• It’s a hell of a dystopian universe for what is ostensibly a kid’s show. There’s nothing inherently wrong with that, but damn, no one is willing to show this little boy mercy. He definitely has PTSD, even if they didn’t call it that at the time; he’s shown to have nightmares and flashbacks to traumatic incidents, particularly his mother’s death, on the regular. There’s nothing too graphic, of course, but still, it’s rather brutal treatment for a child character, which could turn some fans off.
  • It often feels like the only ones aboard the 999 are Maetel, Tetsuro, and the conductor; anyone else we see is relevant to that episode’s plot and will not be seen again. This makes it all the more ridiculous when the conductor refuses to let them board because of lost tickets and so on. Will there even be anyone for the train to transport if you don’t? It’s likely a result of the low budget animation, but there aren’t even background extras, so it really stands out.

I’ll be honest–unlike most shows I’ve reviewed, I haven’t had a chance to finish this one yet; coming in at 113 (half hour) episodes, Galaxy Express 999 is a lot longer than most of what I’ve reviewed previously as well. However, I really love what I’ve seen of it so far, and fully intend to finish it. There’s also several movies, OVAs, and spinoffs over the years that relate to this or adapt it, which you could also check out if you’re on the fence.

4 Star Rating
4/5 UFOs. A solid classic of Japanese animation, with the philosophical underpinnings of great sci-fi.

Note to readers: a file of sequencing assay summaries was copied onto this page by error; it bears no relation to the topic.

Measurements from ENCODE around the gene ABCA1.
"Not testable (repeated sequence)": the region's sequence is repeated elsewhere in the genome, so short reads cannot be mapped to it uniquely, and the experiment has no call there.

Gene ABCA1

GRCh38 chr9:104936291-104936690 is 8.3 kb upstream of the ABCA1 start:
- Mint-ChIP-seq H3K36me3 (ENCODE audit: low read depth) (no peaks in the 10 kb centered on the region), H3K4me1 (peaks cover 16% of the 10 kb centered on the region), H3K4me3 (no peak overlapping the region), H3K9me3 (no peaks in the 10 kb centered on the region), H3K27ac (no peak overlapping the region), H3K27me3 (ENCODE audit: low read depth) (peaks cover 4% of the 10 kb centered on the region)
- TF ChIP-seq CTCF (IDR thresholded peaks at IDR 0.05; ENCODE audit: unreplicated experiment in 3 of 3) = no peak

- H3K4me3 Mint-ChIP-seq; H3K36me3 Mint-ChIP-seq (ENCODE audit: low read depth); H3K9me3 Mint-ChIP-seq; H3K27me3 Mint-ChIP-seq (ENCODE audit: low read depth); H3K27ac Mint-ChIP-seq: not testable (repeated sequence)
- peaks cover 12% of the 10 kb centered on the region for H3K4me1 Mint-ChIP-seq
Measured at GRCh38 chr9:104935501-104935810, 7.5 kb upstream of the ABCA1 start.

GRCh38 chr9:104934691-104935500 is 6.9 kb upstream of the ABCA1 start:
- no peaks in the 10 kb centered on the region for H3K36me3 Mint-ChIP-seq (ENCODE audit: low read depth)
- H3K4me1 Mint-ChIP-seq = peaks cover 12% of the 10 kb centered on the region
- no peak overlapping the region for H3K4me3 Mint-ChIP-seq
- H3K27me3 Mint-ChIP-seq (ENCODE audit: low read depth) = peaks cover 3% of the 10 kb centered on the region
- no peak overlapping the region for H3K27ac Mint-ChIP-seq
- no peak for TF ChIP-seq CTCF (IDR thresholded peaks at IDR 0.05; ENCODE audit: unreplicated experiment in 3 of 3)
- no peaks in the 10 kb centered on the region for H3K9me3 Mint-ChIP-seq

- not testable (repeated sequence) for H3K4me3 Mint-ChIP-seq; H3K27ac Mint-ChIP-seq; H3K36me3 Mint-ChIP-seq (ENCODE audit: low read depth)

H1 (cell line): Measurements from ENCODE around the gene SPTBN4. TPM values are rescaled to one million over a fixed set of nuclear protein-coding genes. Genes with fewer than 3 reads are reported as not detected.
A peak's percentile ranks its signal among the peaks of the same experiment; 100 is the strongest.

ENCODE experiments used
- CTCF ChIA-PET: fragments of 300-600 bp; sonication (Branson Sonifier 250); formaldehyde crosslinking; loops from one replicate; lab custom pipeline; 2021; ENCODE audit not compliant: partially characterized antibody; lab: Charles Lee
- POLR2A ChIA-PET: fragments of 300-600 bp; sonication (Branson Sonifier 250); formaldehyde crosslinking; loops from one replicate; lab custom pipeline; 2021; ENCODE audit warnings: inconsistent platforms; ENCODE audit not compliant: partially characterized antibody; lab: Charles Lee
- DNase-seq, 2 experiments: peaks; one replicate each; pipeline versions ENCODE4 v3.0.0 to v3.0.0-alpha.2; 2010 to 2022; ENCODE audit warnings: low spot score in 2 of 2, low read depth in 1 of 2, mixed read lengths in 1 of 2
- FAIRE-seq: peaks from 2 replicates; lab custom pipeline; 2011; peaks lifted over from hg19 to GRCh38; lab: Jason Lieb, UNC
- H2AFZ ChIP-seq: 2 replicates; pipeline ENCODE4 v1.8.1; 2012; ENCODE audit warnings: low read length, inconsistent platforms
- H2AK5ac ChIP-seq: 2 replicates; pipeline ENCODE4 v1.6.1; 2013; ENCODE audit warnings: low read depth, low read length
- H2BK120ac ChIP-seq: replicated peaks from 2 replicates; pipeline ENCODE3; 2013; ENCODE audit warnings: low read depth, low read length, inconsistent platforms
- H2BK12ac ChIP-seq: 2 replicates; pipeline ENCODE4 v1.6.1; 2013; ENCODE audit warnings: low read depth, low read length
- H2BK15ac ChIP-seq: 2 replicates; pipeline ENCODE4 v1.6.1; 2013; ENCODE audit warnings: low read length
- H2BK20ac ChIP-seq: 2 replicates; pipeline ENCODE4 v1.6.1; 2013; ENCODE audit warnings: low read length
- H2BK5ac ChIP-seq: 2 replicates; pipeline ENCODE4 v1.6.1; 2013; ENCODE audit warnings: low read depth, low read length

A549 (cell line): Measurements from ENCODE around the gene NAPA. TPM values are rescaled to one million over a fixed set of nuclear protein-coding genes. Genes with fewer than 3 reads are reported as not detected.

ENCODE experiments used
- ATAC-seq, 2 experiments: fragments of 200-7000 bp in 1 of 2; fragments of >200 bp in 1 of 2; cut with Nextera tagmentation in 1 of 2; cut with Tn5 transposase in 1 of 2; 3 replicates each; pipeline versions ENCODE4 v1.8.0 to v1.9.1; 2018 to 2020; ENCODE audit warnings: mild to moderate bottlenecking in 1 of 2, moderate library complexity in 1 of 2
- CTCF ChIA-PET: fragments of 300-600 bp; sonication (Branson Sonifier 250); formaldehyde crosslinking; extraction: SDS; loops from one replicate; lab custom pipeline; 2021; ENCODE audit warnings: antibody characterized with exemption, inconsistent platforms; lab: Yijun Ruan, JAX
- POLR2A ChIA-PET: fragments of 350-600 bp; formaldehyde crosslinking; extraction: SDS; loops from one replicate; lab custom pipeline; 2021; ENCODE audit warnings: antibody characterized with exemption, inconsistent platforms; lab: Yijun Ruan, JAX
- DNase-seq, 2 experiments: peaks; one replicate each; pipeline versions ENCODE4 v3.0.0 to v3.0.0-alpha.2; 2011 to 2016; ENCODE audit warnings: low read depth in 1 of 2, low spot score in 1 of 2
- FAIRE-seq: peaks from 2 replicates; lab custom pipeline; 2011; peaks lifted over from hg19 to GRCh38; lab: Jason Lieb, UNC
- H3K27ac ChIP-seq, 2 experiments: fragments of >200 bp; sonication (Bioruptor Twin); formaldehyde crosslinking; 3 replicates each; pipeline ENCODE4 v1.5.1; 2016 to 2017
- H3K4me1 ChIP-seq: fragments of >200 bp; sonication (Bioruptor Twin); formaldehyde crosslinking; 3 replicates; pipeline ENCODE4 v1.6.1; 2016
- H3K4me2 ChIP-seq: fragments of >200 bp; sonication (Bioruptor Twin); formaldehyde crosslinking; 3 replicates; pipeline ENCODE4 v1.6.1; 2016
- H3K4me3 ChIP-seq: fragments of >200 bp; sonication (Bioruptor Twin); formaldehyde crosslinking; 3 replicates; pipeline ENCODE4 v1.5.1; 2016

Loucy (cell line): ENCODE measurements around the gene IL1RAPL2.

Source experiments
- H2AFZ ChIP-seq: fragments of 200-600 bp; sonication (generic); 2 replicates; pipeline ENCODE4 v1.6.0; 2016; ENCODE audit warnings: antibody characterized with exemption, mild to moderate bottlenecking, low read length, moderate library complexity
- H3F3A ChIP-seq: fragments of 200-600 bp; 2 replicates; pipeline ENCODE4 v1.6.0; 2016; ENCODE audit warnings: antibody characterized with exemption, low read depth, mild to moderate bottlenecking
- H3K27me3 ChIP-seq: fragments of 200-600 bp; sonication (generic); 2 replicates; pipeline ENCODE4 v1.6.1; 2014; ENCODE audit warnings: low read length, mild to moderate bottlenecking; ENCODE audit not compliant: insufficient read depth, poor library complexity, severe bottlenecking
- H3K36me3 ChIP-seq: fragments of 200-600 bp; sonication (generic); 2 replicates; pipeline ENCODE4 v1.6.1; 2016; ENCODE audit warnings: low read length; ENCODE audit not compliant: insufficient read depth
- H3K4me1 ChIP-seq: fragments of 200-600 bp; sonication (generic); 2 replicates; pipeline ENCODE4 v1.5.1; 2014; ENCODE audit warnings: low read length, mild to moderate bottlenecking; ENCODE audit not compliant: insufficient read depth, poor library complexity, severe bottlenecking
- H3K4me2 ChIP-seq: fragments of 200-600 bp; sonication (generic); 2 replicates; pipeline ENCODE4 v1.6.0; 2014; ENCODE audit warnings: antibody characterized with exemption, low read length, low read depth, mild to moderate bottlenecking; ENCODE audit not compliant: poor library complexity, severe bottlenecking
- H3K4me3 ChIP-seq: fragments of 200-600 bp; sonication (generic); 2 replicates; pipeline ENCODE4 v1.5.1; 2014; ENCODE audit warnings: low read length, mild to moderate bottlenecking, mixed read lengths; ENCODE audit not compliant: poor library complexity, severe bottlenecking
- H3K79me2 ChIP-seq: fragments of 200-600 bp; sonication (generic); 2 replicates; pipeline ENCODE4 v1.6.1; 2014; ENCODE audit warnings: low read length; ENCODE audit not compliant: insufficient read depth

A quick reminder of my rating system: a 5 represents must-see–a “hidden gem,” as it were. A 4 is good, solid television. A 3 is “cult classic” stage, where the show’s appeal is likely limited to a specific group. A 2 is flawed, but fun, or even “so bad it’s good,” depending on the series and its release timeframe. A 1, of course, is avoid at all costs. Galaxy Express 999 can be streamed on Crunchyroll, or through the PlutoTV app (subtitled). There is no English dub of the series, although several of the related media have had dubs at various points with varying availability. As far as subtitled shows go, it’s really not too bad, offering plenty of time to read and enjoy what you’re seeing. If you have a tolerance for subtitles and older media, definitely give this show a shot.

Are there any little known shows, live action or anime, that you’re a fan of and that you’d like me to cover? Leave them in the comments below. Consider joining the mailing list to be notified of future Primers, and to gain access to the exclusive short Unjustified Nostalgia. Alternatively, if you’d like to read a little more of my writing, you can check out The Resonance Enigma, or my previous novels, The Arcology and Eidolon.